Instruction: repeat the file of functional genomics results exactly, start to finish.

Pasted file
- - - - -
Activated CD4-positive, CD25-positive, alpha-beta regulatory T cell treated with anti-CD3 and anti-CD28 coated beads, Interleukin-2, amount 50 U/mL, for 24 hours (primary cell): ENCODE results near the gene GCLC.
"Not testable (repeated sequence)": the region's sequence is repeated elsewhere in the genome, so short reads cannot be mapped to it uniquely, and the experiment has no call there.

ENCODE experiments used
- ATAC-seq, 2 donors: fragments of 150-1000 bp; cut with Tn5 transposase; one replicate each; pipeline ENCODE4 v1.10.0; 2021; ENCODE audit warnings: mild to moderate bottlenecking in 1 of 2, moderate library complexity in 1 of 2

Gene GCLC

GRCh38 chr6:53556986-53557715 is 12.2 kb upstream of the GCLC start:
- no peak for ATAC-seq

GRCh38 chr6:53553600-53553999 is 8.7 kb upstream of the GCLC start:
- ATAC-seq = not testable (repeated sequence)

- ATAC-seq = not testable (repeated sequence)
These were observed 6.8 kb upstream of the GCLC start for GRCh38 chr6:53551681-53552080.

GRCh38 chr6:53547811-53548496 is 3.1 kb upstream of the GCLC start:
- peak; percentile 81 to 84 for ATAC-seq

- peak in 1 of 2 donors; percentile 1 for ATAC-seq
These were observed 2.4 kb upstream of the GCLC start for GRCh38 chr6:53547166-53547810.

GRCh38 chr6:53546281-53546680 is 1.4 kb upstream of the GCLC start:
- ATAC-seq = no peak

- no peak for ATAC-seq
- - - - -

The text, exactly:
Activated CD4-positive, CD25-positive, alpha-beta regulatory T cell treated with anti-CD3 and anti-CD28 coated beads, Interleukin-2, amount 50 U/mL, for 24 hours (primary cell): ENCODE results near the gene GCLC.
"Not testable (repeated sequence)": the region's sequence is repeated elsewhere in the genome, so short reads cannot be mapped to it uniquely, and the experiment has no call there.

ENCODE experiments used
- ATAC-seq, 2 donors: fragments of 150-1000 bp; cut with Tn5 transposase; one replicate each; pipeline ENCODE4 v1.10.0; 2021; ENCODE audit warnings: mild to moderate bottlenecking in 1 of 2, moderate library complexity in 1 of 2

Gene GCLC

GRCh38 chr6:53556986-53557715 is 12.2 kb upstream of the GCLC start:
- no peak for ATAC-seq

GRCh38 chr6:53553600-53553999 is 8.7 kb upstream of the GCLC start:
- ATAC-seq = not testable (repeated sequence)

- ATAC-seq = not testable (repeated sequence)
These were observed 6.8 kb upstream of the GCLC start for GRCh38 chr6:53551681-53552080.

GRCh38 chr6:53547811-53548496 is 3.1 kb upstream of the GCLC start:
- peak; percentile 81 to 84 for ATAC-seq

- peak in 1 of 2 donors; percentile 1 for ATAC-seq
These were observed 2.4 kb upstream of the GCLC start for GRCh38 chr6:53547166-53547810.

GRCh38 chr6:53546281-53546680 is 1.4 kb upstream of the GCLC start:
- ATAC-seq = no peak

- no peak for ATAC-seq